Sunday, January 6, 2019

The Seven Sisters

Henry and I are just now back from our last walkie of the night. It was a beautiful night for walking, crisp and cool, and the sky was clear and dark. Perfect for star-gazing! I found the constellation Orion, Sirius the Dog Star, and glimpsed the Seven Sisters -- the star cluster called Pleiades.

I will never again see the Seven Sisters without my mind straying up to northeast Wyoming, to Devils Tower, aka Bears Tipi, and thinking of the Kiowa legend of how Devils Tower came to be. Here is the story as told by I-See-Many-Camp-Fire-Places, a Kiowa soldier at Fort Sill, Oklahoma, back in 1897:

“Before the Kiowa came south they were camped on a stream in the far north where there were a great many bears, many of them. One day, seven little girls were playing at a distance from the village and were chased by some bears. The girls ran toward the village and the bears were just about to catch them when the girls jumped on a low rock, about three feet high. One of the girls prayed to the rock, "Rock take pity on us, rock save us!" The rock heard them and began to grow upwards, pushing the girls higher and higher. When the bears jumped to reach the girls, they scratched the rock, broke their claws, and fell on the ground.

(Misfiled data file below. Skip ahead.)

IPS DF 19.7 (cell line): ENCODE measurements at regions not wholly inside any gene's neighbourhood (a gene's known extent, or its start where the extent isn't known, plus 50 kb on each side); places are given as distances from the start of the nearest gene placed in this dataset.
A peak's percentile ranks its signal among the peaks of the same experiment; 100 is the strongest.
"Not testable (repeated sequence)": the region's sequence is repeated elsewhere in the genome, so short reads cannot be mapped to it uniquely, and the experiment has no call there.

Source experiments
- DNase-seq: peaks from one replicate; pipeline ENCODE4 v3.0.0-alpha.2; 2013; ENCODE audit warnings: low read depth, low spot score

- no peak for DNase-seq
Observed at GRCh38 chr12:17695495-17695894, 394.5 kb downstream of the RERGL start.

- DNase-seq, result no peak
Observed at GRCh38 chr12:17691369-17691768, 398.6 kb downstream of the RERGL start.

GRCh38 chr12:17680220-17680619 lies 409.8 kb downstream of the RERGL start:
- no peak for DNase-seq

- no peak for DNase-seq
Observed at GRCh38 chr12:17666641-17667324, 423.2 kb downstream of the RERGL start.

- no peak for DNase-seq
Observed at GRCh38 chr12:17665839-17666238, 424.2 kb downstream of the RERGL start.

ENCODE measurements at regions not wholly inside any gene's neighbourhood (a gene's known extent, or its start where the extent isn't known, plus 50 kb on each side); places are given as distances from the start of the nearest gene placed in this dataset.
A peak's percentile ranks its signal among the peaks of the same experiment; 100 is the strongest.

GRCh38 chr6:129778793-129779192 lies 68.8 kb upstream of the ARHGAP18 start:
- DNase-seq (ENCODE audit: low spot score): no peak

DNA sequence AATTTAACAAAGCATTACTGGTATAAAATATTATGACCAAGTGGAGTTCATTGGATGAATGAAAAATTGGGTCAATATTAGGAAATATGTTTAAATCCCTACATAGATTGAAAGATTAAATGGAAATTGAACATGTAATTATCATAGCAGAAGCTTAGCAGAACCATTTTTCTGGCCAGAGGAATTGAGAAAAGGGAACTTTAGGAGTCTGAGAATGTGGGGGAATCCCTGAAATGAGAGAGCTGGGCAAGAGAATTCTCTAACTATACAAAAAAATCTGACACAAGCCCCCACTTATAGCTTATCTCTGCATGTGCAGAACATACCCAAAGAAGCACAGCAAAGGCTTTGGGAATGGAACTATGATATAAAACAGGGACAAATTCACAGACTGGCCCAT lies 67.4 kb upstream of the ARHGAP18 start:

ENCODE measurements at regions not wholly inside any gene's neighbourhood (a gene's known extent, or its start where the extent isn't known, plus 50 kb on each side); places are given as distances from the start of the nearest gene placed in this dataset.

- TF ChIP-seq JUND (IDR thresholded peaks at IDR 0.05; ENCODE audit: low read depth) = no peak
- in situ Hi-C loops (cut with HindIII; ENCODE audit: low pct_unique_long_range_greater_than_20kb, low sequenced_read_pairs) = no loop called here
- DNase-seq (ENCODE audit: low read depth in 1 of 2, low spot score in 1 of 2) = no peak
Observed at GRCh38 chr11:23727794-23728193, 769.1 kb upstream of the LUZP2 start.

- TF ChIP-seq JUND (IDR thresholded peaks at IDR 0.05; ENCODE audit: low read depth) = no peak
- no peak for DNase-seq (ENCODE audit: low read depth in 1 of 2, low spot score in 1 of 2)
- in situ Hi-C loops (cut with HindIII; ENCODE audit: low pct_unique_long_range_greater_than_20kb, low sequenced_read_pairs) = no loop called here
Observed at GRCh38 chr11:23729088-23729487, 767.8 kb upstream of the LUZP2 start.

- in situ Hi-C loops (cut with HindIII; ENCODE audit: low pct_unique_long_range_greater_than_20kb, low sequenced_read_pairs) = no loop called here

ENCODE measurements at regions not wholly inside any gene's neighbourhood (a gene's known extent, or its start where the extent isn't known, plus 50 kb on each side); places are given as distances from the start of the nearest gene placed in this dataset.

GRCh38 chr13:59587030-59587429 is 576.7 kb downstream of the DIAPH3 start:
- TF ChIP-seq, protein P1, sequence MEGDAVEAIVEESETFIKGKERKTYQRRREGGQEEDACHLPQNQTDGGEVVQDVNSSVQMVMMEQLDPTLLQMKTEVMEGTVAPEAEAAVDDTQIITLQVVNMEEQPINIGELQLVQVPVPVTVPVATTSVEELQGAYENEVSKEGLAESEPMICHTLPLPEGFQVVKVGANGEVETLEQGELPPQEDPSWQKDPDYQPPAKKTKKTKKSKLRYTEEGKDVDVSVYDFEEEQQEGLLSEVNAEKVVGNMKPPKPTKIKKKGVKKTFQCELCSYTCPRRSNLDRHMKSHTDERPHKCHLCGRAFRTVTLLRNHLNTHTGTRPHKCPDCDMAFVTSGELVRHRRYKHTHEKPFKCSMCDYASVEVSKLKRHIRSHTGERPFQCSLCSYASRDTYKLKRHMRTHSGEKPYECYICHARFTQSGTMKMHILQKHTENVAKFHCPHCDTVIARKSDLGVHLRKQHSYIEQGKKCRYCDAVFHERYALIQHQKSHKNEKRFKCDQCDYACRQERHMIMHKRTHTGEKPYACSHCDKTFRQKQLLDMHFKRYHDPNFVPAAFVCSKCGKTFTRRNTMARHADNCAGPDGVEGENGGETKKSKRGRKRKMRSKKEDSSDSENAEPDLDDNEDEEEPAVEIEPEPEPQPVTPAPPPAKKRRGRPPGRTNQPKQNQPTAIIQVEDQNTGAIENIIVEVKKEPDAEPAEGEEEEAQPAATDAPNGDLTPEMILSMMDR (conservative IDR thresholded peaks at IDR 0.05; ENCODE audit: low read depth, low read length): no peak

“The rock rose higher and higher, the bears still jumped at the girls until they were pushed up into the sky, where they now are, seven little stars in a group. In the winter, in the middle of the night, the seven stars are right over this high rock. When the people came to look, they found the bears' claws, turned to stone, all around the base.

“No Kiowa living has ever seen this rock, but the old men have told about it - it is very far north where the Kiowa used to live. It is a single rock with scratched sides, the marks of the bears' claws are there yet, rising straight up, very high. There is no other like it in the whole country, there are no trees on it, only grass on top. The Kiowa call this rock ‘Tso-aa’, a tree rock, possibly because it grew tall like a tree.”